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|Title:||Mechanisms of immune dysfunction in human lymphomas|
|Publisher:||Mikrobiologiskt och Tumörbiologiskt Centrum (MTC) / Microbiology and Tumor Biology Center (MTC)|
|Description:||Accumulating data suggest that tumor-induced immune dysfunction counteracts presumptively efficient tumor-specific immune responses, and thus contributes to disease progression. In the present work, focus was given on immune dysfunction and the underlying mechanisms in two human lymphomas, Hodgkin's disease (HD) and B cell chronic lymphocytic leukemia (B-CLL). Complex perturbations of the immune system are characteristic features of these diseases, affecting the cellular and humoral tumor immunity. Epstein-Barr virus (EBV) is present in the malignant Hodgkin Reed-Sternberg (HRS) cells in approximately 40% of patients with HD, defined as EBV+ HD. The EBV+ HRS cells express EBV-derived latent membrane proteins (LMP), which normally are immunogenic and thus should serve as potential tumor-rejection antigens for cytotoxic T lymphocytes (CTL). The demonstration of EBV-specific proliferative and cytotoxic responses in interleukin (IL)-2-propagated tumor associated lymphocytes (TAL) from EBV- HD tumors suggests that a generalized, constitutional defect of EBV-specific immunity is not a part of the inherent cellular immune deficiency observed in HD patients. On the contrary, TAL derived from EBV' HD tumors consistently lacked HLA class I-restricted EBV-specific cytotoxic activity. In one of the patients with an EBV+ HD tumor, EBV-specific CTL precursors were obtained from peripheral blood, with specificities comprising also LMP1. The results indicate, that a local suppression of EBV-specific CTL responses is present in EBV+ HD tumors. The mechanisms responsible for the immune escape of EBV-positive HRS cells are important to elucidate, as far as the development of immunotherapy-strategies for the disease is concerned. The TAL phenotype did not discriminate between EBV+ and EBV- HD tumors, nor did the cytokine mRNA expression in tumor tissue. Down-modulation of the CD3 and CD16-associated signal transduction molecule [zeta] is a common finding in TAL of various malignancies, and is associated with impaired lymphocyte function. HD TAL were shown to express equal or higher levels of this molecule compared to the autologous peripheral blood lymphocytes (PBL). Immunohistochemical studies revealed [zeta] to be expressed even in the TAL most adjacent to the HRS cells. Furthermore, tyrosine residues in [zeta) were found to be heavily phosphorylated in HD lymphocytes compared to normal donor PBL. Therefore, down-modulation of the signal transduction molecule [zeta) in HD TAL is unlikely to explain the local suppression of EBV-specific cytotoxicity described in EBV-positive HD. TNF-[alpha] is a central mediator of inflammation and cellular immune response and has been suggested to be involved in the biology of HD and B-CLL. In addition to local mechanisms, regulation of TNF-[alpha] gene transcription has also been shown to be under genetic control. A TNF-[alpha] promoter region polymorphism at the -308 position was investigated in patients with HD in complete remission and in B-CLL patients with active disease, and the results compared to the allele frequencies in a normal population. No differences were detected between the groups, and polymorphism of this locus is therefore not likely to be involved in B-CLL and non-aggressive HD. The results regarding B-CLL are in contrast to an earlier report. IL-10 has been suggested to act as an growth factor for B-CLL cells, as well as to induce apoptosis in vitro in these cells. Here, B-CLL cells were shown to express the IL-10 gene, assessed by means of reverse transcriptase-polymerase chain reaction and in situ hybridization. The expression of IL- 10 mRNA was found to be significantly associated with non-progressive disease. Therefore, given the differentiation-enhancing and proliferation-inhibiting properties of IL-10 on B-CLL cells in vitro, expression of the cytokine in the tumor cells may hypothetically contribute to a more indolent course of the disease.|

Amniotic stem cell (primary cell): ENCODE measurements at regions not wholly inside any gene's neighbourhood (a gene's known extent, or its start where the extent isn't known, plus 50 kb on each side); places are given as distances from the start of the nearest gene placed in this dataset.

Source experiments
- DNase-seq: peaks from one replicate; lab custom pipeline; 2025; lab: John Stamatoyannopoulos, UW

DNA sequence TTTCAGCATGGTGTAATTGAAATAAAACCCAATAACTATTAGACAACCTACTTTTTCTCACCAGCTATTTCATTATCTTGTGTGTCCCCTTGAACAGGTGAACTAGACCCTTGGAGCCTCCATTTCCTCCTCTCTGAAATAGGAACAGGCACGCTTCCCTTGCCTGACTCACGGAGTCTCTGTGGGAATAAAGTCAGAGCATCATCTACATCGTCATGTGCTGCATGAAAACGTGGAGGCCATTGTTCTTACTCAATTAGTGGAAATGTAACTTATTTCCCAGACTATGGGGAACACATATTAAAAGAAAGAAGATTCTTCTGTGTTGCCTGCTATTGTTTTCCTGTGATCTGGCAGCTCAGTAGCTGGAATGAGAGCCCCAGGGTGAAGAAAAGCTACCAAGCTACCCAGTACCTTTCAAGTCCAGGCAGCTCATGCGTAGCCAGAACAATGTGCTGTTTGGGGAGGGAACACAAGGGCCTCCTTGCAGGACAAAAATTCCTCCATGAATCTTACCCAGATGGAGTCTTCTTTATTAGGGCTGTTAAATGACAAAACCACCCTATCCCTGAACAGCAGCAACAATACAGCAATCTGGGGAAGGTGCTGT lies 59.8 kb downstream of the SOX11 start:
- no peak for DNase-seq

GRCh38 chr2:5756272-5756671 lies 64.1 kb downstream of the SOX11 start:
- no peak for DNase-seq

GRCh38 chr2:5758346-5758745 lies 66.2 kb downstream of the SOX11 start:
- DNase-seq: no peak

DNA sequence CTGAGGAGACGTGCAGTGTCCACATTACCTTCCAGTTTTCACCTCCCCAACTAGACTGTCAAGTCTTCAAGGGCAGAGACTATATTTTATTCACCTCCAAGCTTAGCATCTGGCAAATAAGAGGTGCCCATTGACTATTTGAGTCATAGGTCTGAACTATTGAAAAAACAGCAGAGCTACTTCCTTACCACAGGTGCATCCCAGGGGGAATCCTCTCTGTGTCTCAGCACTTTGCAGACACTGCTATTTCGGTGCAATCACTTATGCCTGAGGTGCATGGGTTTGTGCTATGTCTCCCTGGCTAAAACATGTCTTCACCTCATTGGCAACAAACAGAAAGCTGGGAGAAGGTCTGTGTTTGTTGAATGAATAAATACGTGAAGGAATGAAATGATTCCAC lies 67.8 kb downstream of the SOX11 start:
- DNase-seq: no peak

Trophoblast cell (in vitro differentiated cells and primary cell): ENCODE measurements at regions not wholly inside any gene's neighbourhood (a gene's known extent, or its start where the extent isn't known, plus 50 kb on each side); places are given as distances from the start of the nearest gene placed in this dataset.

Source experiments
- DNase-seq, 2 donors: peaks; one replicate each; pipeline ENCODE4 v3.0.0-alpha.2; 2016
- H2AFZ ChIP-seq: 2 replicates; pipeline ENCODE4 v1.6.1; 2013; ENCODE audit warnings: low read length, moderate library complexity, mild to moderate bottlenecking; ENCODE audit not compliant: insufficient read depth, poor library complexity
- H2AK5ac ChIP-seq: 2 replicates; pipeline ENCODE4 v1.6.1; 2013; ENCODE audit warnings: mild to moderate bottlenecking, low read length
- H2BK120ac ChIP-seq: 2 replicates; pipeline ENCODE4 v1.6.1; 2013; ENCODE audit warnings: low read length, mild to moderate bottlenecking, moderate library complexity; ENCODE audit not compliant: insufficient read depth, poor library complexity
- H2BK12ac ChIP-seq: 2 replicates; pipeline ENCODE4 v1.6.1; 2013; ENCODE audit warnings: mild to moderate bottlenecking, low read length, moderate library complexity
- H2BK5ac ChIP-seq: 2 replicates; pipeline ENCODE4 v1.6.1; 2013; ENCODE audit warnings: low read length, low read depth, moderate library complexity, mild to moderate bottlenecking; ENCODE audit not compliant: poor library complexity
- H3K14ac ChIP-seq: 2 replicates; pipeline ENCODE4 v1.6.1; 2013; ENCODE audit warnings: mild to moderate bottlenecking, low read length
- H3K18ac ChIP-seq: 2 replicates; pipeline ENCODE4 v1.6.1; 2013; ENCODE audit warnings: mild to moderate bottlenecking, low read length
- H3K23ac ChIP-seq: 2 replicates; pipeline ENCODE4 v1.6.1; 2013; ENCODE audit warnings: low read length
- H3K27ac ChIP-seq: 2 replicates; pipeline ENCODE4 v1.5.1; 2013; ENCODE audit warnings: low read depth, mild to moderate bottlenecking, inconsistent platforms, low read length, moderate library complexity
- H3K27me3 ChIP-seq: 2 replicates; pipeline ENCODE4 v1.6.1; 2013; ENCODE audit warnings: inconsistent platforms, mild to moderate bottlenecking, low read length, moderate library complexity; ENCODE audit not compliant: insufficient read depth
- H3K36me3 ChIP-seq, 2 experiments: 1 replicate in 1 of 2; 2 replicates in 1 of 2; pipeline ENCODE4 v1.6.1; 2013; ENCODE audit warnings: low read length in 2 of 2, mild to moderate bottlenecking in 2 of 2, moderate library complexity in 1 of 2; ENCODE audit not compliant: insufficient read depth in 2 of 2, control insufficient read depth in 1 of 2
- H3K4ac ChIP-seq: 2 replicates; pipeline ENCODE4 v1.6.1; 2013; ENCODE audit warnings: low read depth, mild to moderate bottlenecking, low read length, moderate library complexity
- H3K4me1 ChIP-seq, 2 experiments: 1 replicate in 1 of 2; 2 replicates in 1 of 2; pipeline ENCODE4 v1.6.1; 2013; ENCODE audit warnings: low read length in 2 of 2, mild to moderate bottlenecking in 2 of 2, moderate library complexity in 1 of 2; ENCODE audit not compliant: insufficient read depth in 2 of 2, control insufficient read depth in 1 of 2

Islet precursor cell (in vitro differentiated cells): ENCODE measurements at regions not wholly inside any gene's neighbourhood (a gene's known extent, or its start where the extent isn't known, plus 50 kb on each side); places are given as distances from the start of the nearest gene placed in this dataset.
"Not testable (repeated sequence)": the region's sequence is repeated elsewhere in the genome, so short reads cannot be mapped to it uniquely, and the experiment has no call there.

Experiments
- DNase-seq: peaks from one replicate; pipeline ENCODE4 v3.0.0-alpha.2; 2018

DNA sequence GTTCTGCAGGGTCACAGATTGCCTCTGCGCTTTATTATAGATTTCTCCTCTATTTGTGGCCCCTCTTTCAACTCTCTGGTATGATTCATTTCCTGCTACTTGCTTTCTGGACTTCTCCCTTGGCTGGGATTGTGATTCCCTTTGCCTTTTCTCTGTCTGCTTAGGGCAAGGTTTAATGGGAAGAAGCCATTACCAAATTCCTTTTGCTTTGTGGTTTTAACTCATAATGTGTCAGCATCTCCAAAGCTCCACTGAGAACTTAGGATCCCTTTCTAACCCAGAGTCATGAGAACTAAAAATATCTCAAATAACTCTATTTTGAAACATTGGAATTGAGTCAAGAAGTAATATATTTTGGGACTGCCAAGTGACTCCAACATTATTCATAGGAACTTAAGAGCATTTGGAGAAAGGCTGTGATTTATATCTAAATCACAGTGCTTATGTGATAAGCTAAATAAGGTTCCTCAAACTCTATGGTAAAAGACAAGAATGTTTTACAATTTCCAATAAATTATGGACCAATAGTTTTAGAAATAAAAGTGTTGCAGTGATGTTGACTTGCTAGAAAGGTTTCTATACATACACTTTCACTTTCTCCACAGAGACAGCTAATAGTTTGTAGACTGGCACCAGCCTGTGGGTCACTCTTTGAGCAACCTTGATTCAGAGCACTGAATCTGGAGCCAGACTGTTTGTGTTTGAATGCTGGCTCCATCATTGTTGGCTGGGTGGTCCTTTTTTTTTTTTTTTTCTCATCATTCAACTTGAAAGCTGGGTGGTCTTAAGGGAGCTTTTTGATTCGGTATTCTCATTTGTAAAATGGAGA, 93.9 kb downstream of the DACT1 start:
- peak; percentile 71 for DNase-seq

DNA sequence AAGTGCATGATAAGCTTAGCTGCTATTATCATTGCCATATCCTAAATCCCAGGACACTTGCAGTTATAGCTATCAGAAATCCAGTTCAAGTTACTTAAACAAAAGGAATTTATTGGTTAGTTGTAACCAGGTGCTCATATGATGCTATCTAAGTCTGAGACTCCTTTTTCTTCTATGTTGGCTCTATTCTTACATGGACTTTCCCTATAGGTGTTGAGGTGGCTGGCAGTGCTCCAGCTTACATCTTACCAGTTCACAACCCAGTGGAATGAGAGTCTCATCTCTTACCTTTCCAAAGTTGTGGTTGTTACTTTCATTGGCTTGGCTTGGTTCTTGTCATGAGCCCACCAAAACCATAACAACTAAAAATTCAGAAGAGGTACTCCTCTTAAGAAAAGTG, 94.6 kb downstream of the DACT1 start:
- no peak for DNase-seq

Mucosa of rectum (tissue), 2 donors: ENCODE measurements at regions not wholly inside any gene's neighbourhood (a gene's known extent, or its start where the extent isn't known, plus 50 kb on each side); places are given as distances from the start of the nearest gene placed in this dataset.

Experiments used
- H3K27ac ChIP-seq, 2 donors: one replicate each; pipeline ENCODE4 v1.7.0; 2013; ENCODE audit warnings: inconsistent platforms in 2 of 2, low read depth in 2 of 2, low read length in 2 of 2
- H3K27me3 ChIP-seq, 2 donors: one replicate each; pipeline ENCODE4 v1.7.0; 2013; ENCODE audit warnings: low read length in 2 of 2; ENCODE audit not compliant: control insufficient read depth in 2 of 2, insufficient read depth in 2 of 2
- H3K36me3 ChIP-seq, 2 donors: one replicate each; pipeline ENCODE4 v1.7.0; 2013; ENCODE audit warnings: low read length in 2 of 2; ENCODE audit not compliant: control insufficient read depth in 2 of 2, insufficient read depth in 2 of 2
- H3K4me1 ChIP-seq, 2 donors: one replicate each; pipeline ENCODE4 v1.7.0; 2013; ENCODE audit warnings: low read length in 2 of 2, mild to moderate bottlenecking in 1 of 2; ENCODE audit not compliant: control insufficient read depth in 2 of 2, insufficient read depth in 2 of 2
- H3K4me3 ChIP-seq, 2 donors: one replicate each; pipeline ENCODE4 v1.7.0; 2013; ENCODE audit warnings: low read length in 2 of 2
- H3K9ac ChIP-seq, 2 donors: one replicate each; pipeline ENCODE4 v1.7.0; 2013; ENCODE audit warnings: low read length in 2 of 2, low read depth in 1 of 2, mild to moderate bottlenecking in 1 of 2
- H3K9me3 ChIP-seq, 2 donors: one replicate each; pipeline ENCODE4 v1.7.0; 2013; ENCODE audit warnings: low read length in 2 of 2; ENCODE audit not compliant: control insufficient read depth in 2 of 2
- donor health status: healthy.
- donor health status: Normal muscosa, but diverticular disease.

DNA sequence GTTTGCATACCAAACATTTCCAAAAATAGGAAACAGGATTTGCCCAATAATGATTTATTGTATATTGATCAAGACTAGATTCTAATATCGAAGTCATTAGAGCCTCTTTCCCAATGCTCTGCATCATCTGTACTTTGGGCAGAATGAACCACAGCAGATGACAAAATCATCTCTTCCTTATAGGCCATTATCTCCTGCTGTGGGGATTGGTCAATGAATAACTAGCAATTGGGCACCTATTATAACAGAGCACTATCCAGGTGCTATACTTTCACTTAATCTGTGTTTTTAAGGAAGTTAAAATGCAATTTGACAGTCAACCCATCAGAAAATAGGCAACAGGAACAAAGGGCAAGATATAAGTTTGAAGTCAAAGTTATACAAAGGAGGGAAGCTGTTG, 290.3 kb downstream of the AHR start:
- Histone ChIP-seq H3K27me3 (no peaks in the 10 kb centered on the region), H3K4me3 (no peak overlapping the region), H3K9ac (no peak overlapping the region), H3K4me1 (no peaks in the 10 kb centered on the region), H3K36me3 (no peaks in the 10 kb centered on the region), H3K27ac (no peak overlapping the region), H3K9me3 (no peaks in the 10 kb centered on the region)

|Appears in Collections:||Dept of Microbiology, Tumor and Cell Biology|
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